TALLAHASSEE — Florida State’s MLK Week celebration got much more personal for the College of Medicine on Jan. 16 when Associate Professor Kendall Campbell received the university’s prestigious Dr. Martin Luther King Distinguished Service Award.
“I am deeply humbled to receive such an award honoring a man with such vision, compassion and sacrifice,” Campbell, from the Department of Family Medicine and Rural Health, said of the surprise announcement. “His focus, peacefulness and tenacity for a cause are to be admired and emulated.”
The award is given each year to a member of the FSU community who exemplifies King’s ideals and the university’s commitment to diversity. Only seven have been given out, and now two of them have gone to faculty members at the medical school. In 2008, Dr. José Rodríguez was honored.
College of Medicine Dean John P. Fogarty was delighted by Campbell’s selection.
“As a physician and champion for the underserved, Dr. Campbell has walked the walk, serving as a clinician and director of clinics that serve the poor and underserved in both Gainesville and Tallahassee,” he wrote in an email to the faculty, students and staff. “He has done the same within his local faith communities, providing weekly patient education conferences in local congregations.”
Campbell graduated magna cum laude with a bachelor’s in chemistry from Florida A&M University; got his first year of medical education at Florida State through PIMS (Program in Medical Sciences); and earned his M.D. at the University of Florida in 2001. He served as a faculty member at UF for several years before returning as a faculty member in the College of Medicine.
Campbell is a 1992 graduate of Chipley High School and founder of the Degree Seekers Program, an outreach program for minority youth in Washington County. He is the son of Marvin Campbell and the late Eva Harmon Campbell, a longtime educator for the Washington County School System.
Senior Associate Dean Myra Hurt has watched him blossom.
“Dr. Campbell embodied the principles and ideals of Dr. King from the day I met him in 1994,” she wrote in a letter supporting his nomination. “In the intervening 18 years, he has matured from a young undergraduate dedicated to service into a man who lives for service, both in his profession and in his life.
“An examination of his curriculum vita demonstrates the range and the depth of his activities in service. Impressively, his dedication to the principles and ideals Dr. King embodied crosses all of the domains of an academic physician—scholarship, education, committee service and clinical service. And in his private life, this service ethic is apparent in his work in his community and in his church.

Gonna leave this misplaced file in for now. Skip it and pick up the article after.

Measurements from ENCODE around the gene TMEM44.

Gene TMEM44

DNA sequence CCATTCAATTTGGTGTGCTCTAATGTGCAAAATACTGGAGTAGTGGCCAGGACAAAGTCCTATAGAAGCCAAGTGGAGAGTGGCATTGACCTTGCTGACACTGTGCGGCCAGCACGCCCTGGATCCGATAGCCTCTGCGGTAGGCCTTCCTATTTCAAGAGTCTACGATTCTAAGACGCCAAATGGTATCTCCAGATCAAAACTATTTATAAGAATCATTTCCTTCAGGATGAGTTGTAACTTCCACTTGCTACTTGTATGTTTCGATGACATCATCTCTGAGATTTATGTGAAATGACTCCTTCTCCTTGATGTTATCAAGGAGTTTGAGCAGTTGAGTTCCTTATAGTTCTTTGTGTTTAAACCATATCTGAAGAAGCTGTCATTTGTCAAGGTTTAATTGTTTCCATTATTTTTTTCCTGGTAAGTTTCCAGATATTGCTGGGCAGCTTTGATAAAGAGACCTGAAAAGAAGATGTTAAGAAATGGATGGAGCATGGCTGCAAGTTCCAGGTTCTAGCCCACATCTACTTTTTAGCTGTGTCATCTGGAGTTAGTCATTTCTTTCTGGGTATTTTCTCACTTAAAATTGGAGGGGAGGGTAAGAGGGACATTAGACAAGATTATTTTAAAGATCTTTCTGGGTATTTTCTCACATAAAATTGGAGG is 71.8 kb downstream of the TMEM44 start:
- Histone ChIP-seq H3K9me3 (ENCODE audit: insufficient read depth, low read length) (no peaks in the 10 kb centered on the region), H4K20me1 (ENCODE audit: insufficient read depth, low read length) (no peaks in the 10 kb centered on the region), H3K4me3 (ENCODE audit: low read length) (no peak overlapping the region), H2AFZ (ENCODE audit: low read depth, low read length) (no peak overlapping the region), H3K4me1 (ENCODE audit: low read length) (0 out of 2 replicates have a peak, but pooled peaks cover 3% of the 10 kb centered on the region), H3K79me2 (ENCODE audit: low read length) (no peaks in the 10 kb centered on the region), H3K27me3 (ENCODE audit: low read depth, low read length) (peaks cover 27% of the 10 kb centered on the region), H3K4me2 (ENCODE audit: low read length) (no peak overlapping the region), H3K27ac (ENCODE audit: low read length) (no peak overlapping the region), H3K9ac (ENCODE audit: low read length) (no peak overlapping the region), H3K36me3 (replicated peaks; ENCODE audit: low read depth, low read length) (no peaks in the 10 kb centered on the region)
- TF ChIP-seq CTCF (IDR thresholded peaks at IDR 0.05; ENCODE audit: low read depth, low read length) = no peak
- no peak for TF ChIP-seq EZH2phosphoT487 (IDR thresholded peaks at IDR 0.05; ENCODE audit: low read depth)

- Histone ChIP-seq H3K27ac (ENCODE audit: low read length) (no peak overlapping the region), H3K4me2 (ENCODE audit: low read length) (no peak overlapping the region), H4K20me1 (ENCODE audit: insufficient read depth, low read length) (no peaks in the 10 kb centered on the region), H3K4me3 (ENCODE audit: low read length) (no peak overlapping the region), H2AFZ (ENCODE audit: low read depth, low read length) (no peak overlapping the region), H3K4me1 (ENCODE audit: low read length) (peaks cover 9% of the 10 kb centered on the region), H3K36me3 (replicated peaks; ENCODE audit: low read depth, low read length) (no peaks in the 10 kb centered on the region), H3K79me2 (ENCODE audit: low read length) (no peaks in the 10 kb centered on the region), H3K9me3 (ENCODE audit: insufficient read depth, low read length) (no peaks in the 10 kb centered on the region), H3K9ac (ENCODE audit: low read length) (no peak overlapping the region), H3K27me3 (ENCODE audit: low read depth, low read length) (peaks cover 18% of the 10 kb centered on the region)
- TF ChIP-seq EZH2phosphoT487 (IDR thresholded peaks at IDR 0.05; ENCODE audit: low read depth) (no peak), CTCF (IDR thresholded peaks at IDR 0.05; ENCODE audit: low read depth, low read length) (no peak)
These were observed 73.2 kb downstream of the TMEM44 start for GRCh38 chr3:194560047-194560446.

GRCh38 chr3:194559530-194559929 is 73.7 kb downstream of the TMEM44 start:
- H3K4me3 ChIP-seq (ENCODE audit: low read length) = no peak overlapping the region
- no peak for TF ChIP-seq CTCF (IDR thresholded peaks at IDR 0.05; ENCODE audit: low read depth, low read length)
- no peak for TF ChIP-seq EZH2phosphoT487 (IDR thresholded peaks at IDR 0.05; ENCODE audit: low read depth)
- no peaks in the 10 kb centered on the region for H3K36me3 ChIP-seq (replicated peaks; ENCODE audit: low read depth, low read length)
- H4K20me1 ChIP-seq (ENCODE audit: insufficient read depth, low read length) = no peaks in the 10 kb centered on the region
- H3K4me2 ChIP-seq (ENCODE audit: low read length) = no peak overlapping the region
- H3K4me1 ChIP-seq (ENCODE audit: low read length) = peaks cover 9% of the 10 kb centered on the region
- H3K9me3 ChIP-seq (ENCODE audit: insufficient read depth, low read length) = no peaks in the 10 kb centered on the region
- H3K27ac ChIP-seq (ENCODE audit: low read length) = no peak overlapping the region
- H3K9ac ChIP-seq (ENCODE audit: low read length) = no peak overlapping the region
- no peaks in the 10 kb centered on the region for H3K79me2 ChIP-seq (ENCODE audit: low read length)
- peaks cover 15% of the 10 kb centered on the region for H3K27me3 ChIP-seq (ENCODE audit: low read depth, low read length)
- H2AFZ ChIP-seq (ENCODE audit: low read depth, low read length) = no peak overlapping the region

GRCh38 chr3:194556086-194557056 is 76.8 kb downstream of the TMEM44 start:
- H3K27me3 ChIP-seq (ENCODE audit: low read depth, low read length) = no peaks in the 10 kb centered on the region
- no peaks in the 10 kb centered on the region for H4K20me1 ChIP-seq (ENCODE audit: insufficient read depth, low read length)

“From 1994 to 1996, Dr. Campbell was a role model for middle and high school students in our SSTRIDE program (Science Students Together Reaching Instructional Diversity and Excellence). He was a shining light for kids, showing them the way to achievement and daring them to dream big, as he did. Today, among all of his inspiring activities, he is a mentor for graduate students from medically underserved backgrounds in our Bridge to Clinical Sciences M.S. program … and a sterling example of the success that is ahead for them if they work hard towards their dream of becoming a physician. It is awe-inspiring to see his work come full circle here.”
In addition to his faculty role, Campbell serves on the Student National Medical Association and the Christian Medical Association, while also serving on the Diversity and Inclusion Council at FSU. He has also published on topics ranging from hypertension and cardiovascular disease to health in minority populations to curriculum redesign. He participates in the Degree Seekers Outreach Program, where he talks with children about school and life success in Washington County.
Here is an excerpt from a talk Campbell gave in late 2011 to an auditorium full of young, brand-new SSTRIDE inductees wearing their fresh white coats: “One of the things a white coat can bring is anxiety. ‘Oh, man, what am I going to do? I’m going into this new world of health care. I’m going to learn all these new things.’ ‘How do I do this?’ ‘How do I do that?’ ‘Who do I talk to?’ ‘Where do I go?’ ‘What’s supposed to happen?’ Well, I’m going to share with you today some things that you can do to help keep that fear away, so you can be excited about moving forward. Even though you may not be able to see the end of the road, I want you to know that we are here to assist you and to help relieve some of that anxiety.”
Said Dean Fogarty: “Dr. Campbell is a gifted teacher, as evidenced by his teaching evaluations and student feedback. I’m very pleased and proud to have him as part of our College of Medicine family.”